The Church and Human Rights

Author: Ernesto Gallina


Ernesto Gallina

In the universal Declaration on the rights of man, on 10th December 1948, it is explicitly affirmed that the recognition of the dignity and the rights of man is the foundation of freedom justice and peace, and that disregard and contempt for them are acts of barbarousness that offend the conscience of mankind.

The dignity of man is the peace of the world. Christmas is about to come round again. When God became man, to save every single man, the joyous announcement of the angels rang out: Peace on earth to men of goodwill! And the Church, in the course of the centuries his had the task and carried out the mission of ensuring that the rights of man should be recognized, respected and promoted, and or diffusing the new commandment of love: love among individuals, love among groups, love among peoples.

We should have to write a great deal if we wished to illustrate the complete role played by the Catholic Church, the chief figure in every effort to promote and protect human rights. It is, in fact , no exaggeration to affirm that the question of human rights was driven home to history particularly by the Christian ideal, that their vicissitudes followed throughout the centuries the curve of the thought and events of the Catholic Church, and that her teaching and initiative were decisive for them.

Christianity his worked for the recognition of the values or the human personality in international law, with gradual pressure in three directions: by making a powerful contribution to the affirmation of the rights of the human person; by basing this affirmation on the irrepressible claim of natural law; and by coupling also the nucleus of international law with this law. And a posteriori counter-proof of the goodness of the Church's message is offered by its translation into works made in the course of the centuries. Faithful to the Gospel, right from the beginning the Church has tried to mitigate human sufferings, diminish social differences, rehabilitate woman, alleviate the hard fate of slaves, serfs, the oppressed, prisoners, the poor.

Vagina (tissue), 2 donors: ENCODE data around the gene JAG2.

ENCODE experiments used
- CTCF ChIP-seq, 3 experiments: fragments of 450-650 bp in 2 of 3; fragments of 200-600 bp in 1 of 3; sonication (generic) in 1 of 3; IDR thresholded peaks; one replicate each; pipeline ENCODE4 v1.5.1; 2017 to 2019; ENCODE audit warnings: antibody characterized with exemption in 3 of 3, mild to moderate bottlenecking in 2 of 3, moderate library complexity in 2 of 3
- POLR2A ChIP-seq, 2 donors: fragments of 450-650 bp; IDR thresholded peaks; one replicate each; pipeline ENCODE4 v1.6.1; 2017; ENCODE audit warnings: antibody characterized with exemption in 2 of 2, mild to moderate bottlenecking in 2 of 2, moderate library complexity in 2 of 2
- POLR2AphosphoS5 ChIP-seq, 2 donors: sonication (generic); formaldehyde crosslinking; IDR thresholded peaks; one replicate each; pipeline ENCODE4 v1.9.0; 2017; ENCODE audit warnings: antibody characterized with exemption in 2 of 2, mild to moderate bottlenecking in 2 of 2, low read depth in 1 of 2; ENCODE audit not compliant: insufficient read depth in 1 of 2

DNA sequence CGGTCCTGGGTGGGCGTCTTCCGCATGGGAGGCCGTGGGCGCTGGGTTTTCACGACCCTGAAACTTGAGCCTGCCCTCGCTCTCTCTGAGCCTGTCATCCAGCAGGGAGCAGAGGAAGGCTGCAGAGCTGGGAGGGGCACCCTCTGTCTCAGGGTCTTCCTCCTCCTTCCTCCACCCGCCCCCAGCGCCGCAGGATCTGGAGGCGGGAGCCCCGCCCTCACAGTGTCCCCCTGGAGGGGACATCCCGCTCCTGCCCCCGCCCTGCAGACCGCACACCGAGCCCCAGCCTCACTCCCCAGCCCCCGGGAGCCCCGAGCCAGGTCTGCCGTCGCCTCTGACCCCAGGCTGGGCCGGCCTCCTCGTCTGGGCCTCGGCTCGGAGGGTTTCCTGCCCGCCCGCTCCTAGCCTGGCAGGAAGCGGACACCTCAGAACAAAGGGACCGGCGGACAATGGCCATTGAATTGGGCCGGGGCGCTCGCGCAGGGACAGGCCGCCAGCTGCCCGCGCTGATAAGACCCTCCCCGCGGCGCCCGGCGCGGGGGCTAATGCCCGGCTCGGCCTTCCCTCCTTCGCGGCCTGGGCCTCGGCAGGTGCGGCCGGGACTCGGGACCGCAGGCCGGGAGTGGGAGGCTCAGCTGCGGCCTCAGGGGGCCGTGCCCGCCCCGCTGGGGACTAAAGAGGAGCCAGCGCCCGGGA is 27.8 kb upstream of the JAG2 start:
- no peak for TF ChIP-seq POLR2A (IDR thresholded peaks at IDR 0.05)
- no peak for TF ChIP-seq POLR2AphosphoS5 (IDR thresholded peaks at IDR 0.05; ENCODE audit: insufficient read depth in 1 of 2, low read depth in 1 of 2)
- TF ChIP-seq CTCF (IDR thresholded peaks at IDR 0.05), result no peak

Due recognition should be given to the Church for its work to abolish slavery, for the human and Christian revaluation of work, for the spreading of education and culture; for her care of the sick; her many initiatives of charity; the heroic adventures of Catholic missionaries; the glorious and moving episodes of the unarmed but indomitable resistance put up by the Church to the blows and oppression of Nazism and Communism...

The rights of man in time

The recognition of the rights of man has never been a free gift of time; on the contrary it has been the fruit of a difficult, desperate struggle, now against the tyrants of antiquity, now against emperors, the powerful, dictators...

Every century has had its own degree of civilization; and the most valid criterion to measure this civilization and make it a term of comparison is that of respect and development of the "rights of man".

Leaving aside the historical development of this awareness, we will say that, with the birth of U.N., international action for the codification and protection of human rights organized and coordinated its initiatives. The United Nations and the specialized Agencies under its control have done a great deal to defend the rights of each person, not as a citizen of a specific State, but as a member of the human family; to improve the condition of the human person in society; and to look, in some cases, for a solution to the problems afflicting particular groups or categories of persons.